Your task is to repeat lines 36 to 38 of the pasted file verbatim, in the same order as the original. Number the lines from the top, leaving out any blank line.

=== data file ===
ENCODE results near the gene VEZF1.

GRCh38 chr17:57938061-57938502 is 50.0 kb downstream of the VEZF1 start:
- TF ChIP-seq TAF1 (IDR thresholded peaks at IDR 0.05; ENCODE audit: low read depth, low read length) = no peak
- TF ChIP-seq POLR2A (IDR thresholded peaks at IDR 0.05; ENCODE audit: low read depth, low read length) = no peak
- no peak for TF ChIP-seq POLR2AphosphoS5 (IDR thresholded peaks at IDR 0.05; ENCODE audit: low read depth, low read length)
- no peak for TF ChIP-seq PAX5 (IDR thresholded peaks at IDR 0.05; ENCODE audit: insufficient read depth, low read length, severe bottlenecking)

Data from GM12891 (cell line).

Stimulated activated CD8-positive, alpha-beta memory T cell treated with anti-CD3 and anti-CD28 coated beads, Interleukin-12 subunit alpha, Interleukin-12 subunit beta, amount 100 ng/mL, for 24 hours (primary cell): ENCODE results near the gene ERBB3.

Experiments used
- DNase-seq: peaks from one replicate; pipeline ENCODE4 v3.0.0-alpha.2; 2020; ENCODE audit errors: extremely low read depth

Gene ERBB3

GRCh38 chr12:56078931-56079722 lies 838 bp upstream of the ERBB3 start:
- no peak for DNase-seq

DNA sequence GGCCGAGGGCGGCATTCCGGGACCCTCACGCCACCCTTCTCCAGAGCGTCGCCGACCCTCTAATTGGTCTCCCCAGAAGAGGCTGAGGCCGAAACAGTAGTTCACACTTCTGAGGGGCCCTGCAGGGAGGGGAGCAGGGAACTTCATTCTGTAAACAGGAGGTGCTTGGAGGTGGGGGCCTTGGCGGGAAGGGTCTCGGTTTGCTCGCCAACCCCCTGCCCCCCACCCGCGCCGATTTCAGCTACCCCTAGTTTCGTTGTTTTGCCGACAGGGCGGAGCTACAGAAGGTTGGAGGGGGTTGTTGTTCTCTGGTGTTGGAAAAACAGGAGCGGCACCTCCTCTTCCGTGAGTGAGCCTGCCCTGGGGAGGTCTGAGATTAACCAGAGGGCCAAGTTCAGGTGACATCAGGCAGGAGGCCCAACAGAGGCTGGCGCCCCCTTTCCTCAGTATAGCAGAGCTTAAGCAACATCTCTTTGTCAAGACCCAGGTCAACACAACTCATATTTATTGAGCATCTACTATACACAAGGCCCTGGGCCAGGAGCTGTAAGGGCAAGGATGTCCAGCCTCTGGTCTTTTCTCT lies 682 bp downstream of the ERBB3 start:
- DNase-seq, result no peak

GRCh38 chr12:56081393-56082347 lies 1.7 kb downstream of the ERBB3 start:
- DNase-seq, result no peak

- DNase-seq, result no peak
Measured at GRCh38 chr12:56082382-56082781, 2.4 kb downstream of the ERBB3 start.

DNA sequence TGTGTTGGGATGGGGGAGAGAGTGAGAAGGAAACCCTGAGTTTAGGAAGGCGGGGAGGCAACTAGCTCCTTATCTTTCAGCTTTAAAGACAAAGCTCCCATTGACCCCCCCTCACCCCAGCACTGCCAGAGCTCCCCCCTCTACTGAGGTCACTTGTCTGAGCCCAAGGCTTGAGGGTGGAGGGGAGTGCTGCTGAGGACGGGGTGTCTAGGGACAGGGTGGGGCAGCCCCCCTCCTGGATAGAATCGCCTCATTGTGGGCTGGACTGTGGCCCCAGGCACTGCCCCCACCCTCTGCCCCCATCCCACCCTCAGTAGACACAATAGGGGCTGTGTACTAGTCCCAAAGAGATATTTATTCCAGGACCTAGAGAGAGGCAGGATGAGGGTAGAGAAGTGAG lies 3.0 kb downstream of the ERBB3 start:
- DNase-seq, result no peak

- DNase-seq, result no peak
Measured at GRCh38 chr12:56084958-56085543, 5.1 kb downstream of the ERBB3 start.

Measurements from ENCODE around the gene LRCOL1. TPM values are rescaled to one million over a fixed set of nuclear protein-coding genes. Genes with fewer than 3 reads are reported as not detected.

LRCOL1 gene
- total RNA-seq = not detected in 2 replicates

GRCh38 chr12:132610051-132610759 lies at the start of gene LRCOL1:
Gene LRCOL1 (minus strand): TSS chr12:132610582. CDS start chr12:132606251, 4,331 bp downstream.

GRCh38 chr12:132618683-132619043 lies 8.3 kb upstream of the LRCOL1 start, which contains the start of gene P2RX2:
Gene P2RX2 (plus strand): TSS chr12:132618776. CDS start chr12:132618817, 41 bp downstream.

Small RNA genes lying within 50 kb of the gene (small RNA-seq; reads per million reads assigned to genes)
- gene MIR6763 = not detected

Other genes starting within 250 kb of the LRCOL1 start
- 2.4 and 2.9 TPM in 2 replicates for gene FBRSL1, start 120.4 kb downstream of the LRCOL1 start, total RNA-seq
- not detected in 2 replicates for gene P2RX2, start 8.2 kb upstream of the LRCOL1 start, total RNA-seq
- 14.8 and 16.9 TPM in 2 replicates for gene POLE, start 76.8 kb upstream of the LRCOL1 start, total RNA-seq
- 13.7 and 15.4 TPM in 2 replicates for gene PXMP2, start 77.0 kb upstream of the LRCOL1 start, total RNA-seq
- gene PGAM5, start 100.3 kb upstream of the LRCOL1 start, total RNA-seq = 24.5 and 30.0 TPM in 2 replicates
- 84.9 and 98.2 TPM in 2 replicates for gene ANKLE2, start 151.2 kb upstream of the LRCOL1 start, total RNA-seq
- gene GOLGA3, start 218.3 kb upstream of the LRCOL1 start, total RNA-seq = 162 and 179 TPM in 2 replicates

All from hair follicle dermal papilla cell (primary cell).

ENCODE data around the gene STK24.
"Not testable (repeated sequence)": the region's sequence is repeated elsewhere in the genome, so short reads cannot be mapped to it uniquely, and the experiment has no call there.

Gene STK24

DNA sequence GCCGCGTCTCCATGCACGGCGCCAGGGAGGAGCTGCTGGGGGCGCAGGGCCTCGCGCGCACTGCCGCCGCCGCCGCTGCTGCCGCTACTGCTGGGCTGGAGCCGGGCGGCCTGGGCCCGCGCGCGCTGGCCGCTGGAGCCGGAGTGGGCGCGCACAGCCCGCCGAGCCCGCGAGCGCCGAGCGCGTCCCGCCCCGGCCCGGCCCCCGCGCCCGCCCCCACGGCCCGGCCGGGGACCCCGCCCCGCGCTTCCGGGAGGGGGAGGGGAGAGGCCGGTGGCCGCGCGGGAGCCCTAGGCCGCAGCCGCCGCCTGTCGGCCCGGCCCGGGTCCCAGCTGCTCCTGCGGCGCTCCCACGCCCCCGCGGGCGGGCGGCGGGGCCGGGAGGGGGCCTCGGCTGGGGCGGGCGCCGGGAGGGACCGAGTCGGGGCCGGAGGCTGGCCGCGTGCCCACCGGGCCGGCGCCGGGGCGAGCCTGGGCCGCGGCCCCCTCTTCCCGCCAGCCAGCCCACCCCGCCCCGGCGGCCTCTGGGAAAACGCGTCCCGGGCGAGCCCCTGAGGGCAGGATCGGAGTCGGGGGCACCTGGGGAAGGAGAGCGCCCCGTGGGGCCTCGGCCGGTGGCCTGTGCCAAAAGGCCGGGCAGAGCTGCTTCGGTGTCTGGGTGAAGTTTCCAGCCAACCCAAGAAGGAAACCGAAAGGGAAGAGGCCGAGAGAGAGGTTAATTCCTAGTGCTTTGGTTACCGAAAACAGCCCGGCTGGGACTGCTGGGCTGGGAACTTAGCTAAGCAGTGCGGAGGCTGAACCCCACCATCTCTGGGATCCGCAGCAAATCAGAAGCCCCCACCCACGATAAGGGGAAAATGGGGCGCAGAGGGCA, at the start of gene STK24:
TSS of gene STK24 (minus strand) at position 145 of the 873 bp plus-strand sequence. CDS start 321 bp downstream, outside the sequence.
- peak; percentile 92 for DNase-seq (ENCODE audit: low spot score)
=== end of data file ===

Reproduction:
- 14.8 and 16.9 TPM in 2 replicates for gene POLE, start 76.8 kb upstream of the LRCOL1 start, total RNA-seq
- 13.7 and 15.4 TPM in 2 replicates for gene PXMP2, start 77.0 kb upstream of the LRCOL1 start, total RNA-seq
- gene PGAM5, start 100.3 kb upstream of the LRCOL1 start, total RNA-seq = 24.5 and 30.0 TPM in 2 replicates